With 5 goals and 5 assists this season, his numbers are not as impressive as teammate Jádson’s, but his influence is not diminished by these statistics. If you’ll forgive me a crude comparison as an Arsenal fan, Augusto is more Cazorla than Özil.

According to whoscored, Augusto averages 1.7 tackles per game as well. He helps Corinthians dictate the tempo of matches, a quality Dunga clearly appreciates too, with Augusto having been called up to the last 3 Seleção squads.


DOUGLAS SANTOS (Atlético Mineiro)


The 21 year old Galo left-back came into the side regularly at the end of the 2014 campaign and his improvement in 2015 has earned him international recognition.

Douglas is a buccaneering lateral in the archetypal Brazilian tradition, patrolling the left flank with his rangy runs and pinpoint delivery.

Galo tend to play with one of Jesus Dátolo, Thiago Ribeiro or Carlos on the left hand side of the front three. The trait that they all share is that none is a typical winger, all three prefer to move inside.

This creates a balance with Atlético’s right hand side, where Luan is a much more traditional wide man. Consequently, there is a great burden for Douglas to provide the width on Galo’s left.

In 2015, he has simultaneously become one of the team’s best attackers and best defenders. He has a youthful, springy gait that allows him to bound up and down the left with gazelle like overlaps; his recovery pace is proving to be a valuable weapon in his defensive arsenal. He still has some education to undergo in this respect; having picked up 6 yellow cards this season, occasionally his tackling can be rash. But there’s a slight mitigation in the fact that he is able to catch his opponents up even when attacking from advanced positions.

Atlético have not truly settled on a preferred left sided attacker, with Carlos, Thiago Ribeiro and Dátolo all having been in favour at one time or another during the season. But this has done little to effect Douglas’ performances.

In Lucas Pratto, Galo have a jackhammer of a striker that thrives on service from wide areas. This is where Douglas’ game has come into its own this season, he has honed his delivery. His crossing is nearly always lasered into the famed “corridor of uncertainty.”

He has a respectable 3 assists this season, but that does not nearly do justice to the threat provided by his crossing. Douglas has become arguably the finest left-back in the division.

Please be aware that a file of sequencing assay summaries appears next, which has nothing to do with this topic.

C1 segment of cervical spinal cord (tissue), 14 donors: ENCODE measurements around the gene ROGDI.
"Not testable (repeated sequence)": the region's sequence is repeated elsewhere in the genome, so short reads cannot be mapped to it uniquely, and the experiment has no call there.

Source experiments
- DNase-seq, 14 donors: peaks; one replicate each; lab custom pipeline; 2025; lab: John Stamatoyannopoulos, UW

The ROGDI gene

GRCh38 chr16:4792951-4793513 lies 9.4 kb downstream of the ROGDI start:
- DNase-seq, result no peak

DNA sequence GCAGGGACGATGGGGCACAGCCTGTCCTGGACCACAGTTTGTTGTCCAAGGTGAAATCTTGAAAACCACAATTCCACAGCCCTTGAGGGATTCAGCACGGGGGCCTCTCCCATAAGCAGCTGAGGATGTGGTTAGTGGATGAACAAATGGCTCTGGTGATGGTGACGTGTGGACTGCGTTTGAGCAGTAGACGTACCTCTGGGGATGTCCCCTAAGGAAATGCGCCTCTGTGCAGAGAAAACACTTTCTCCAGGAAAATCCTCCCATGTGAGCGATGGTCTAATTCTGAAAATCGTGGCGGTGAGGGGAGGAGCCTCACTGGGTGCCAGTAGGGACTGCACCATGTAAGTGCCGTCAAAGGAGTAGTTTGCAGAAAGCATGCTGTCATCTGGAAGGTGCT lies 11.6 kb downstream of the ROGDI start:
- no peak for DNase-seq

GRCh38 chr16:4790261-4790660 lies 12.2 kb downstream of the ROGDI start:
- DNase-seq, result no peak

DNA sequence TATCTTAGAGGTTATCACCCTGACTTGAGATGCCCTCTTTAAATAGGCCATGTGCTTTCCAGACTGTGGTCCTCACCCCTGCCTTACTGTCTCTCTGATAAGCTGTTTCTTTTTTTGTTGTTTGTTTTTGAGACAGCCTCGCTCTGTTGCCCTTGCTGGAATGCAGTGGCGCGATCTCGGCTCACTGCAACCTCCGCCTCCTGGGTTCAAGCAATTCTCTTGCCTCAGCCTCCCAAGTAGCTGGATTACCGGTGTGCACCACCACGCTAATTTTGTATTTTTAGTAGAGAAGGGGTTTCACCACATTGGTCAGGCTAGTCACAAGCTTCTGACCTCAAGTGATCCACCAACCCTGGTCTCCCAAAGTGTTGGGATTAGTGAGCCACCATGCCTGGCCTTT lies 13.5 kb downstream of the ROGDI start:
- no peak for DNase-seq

Under the guidance of Dorival Junior, Santos have become one of the most watchable teams in the Brasileirão in the second half of the season. Their counter attacking style is easy on the eye, with a blend of qualities.

Gabigol continues to blossom into one of the finest attacking talents in the country, Ricardo Oliveira has enjoyed a renaissance as a finisher extraordinaire. But the key to O Peixe’s fluid style is held by 25 year old playmaker Lucas Lima.

Lima has laid on 6 goals for teammates this season, as his quick feet and penchant for defence splitting passes have propelled Santos into the G4 equation and the Copa do Brasil final.

Lima also delivers devilish set pieces from all areas of the pitch and his tidy feet see him draw fouls pretty constantly in dangerous areas of the field. Lima’s progression this season has been such that he started for his country in Buenos Aires ahead of the likes of Coutinho (not considered in the most recent squad), Oscar and Kaká.

Lima is no stranger to hard work either, he commits an average of 2.1 tackles per game according to

Santos are largely a counter attacking side and Lima is the devil in their detail, enabling swift transitions with either his ability to carry the ball, or else his eye for a through pass. The likes of Oliveira and Gabigol, who have scored 39 goals between them in all competitions this season, are certainly grateful for the creative talents of Lucas Lima, the stream through which O Peixe are able to swim.


ELIAS (Corinthians)

Another of the key midfield cogs in Tite’s clockwork Corinthians midfield. Elias’ presence as a box to box midfielder has kept O Timão ticking over this season.

The team are set to win the league with the best defensive and offensive records and nobody embodies that dominance of both crafts quite like the tireless Elias. His performances have won him a place as Brazil’s starting number 8 ahead of Manchester City’s Fernandinho.

With a total of 5 goals and 7 assists, Elias has added a string to Corinthians’ attacking bow in midfield, he has replaced Paulinho at both club and international level. But Elias is also adept at breaking up play, making an average of 2.5 tackles (and 0.9 fouls) per game.

Elias often starts Corinthians’ attacks with a well-timed tackle followed by thrusting forward run. He has formed a good defensive partnership with Ralf, who sits at the base of the midfield, but is also able to join the likes of Jádson in attack.

There are three Corinthians midfielders in this list and all serve very distinct roles. Renato Augusto is the rhythm guitarist, maintaining the midfield melody. Jádson the frontman, applying the gloss to the tune of the backing band. Elias is like the drummer, ceaselessly providing the pounding beat.

If Renato Augusto keeps the tempo, Elias acts like an electric charge, injecting it with purpose and conviction. He has become a leader for Timão and the symbol (or cymbal?) for Tite’s refined groove.

Follow Tim on Twitter @Sillberto